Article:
Expression and isolation of mutant TGF-a An overnight culture of E. coli AR-120 cells harbouring the pGS-ompA-TGF-a mutant plasmid was grown in 1 ml of LB medium containing 25 pg of ampicillin/ml, and was then diluted 100-fold with LB medium and grown at 37 °C in a 250 rev./min rotary shaker. When the A600 of the culture reached 0.6-0.8, expression of mutant TGF-a was induced by adding nalidixic acid to a final concentration of 60,ug/ml. Growth was continued for an additional 5 h. The cell culture was centrifuged for 10 min at 3000 g. The supernatant was saved for determination of TGF-a activity. The cell pellet was frozen quickly, thawed and resuspended in 2 ml of 50 mM-Tris (pH 7.4), 100 mM-NaCl, 5 mM-EDTA, 1 g of pepstatin A/ml, 1 mM-phenylmethanesulphonyl fluoride and 0.5 mg of lysozyme/ml. The cell suspension was disrupted by vortex-mixing for 15 min at 4 °C, followed by homogenization for 30 s using a Polytron homogenizer (Brinkman Instruments, Westbury, NY, U.S.A.). After centrifugation at 10000 g for 15 min, the supernatant (S,) was saved and the pellet was resuspended in 2 ml of 0.1 M-Tris (pH 10.5). Brief sonication was used to assist in resuspension. The resuspended pellet was centrifuged at 15 000 g for 20 min and the resulting supernatant (S2) was used for assays. More than 90 % of extractable TGF-a was localized in this fraction. A variety of agents including highsalt buffers, chaotropic salts, detergents and buffers at pH values 1992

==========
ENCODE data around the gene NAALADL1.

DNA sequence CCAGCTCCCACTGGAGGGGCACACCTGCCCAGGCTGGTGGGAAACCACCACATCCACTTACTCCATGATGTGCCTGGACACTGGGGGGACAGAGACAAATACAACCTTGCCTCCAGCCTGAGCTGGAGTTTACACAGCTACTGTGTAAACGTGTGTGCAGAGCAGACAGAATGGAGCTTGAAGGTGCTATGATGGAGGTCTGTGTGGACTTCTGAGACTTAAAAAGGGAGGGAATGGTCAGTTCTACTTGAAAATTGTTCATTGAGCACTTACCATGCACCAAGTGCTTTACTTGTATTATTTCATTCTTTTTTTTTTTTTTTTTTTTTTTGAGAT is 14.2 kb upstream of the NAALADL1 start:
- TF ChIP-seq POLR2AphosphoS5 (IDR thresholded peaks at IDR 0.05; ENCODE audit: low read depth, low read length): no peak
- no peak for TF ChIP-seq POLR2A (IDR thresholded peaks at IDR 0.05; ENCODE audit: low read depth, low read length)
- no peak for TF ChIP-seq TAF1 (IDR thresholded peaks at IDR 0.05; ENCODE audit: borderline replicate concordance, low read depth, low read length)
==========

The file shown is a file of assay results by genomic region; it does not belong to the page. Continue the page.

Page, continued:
Transforming growth factor-a mutants ranging from 4 to 11 were compared for their ability to liberate biologically active TGF-a. Of the agents tested, only alkaline Tris buffer proved effective (results not shown). Partial purification of TGF-a S2 supernatant fraction (1 ml) from wild-type and mutant TGF-a cultures was made to 0.1 % trifluoroacetic acid and passed through a Sep-Pak C18 cartridge (Waters, Milford, MA, U.S.A.) pre-equilibrated in 0.1 0% trifluoroacetic acid. Samples were eluted with 2 ml of 60 % acetonitrile in 0.1 % trifluoroacetic acid. The eluate was lyophilized, dissolved in 1 ml of phosphate-buffered saline (10 mM-sodium phosphate/ 150 mM-NaCl, pH 7.2) and assayed for 1251I-TGF-a radioreceptor binding and colony formation in soft agar, as described below. Western blot analysis Wild-type and mutant TGF-a culture S2 supernatants were run in 150% acrylamide SDS/PAGE gels under reducing conditions according to Laemmli (1970). Samples were transferred to nitrocellulose filters as described by Towbin et al. (1979). The primary antibody was a rabbit polyclonal antibody which recognizes a peptide representing residues 1-15 of human TGFa. 1251-Protein A and autoradiography were used to assess the level of TGF-a expression.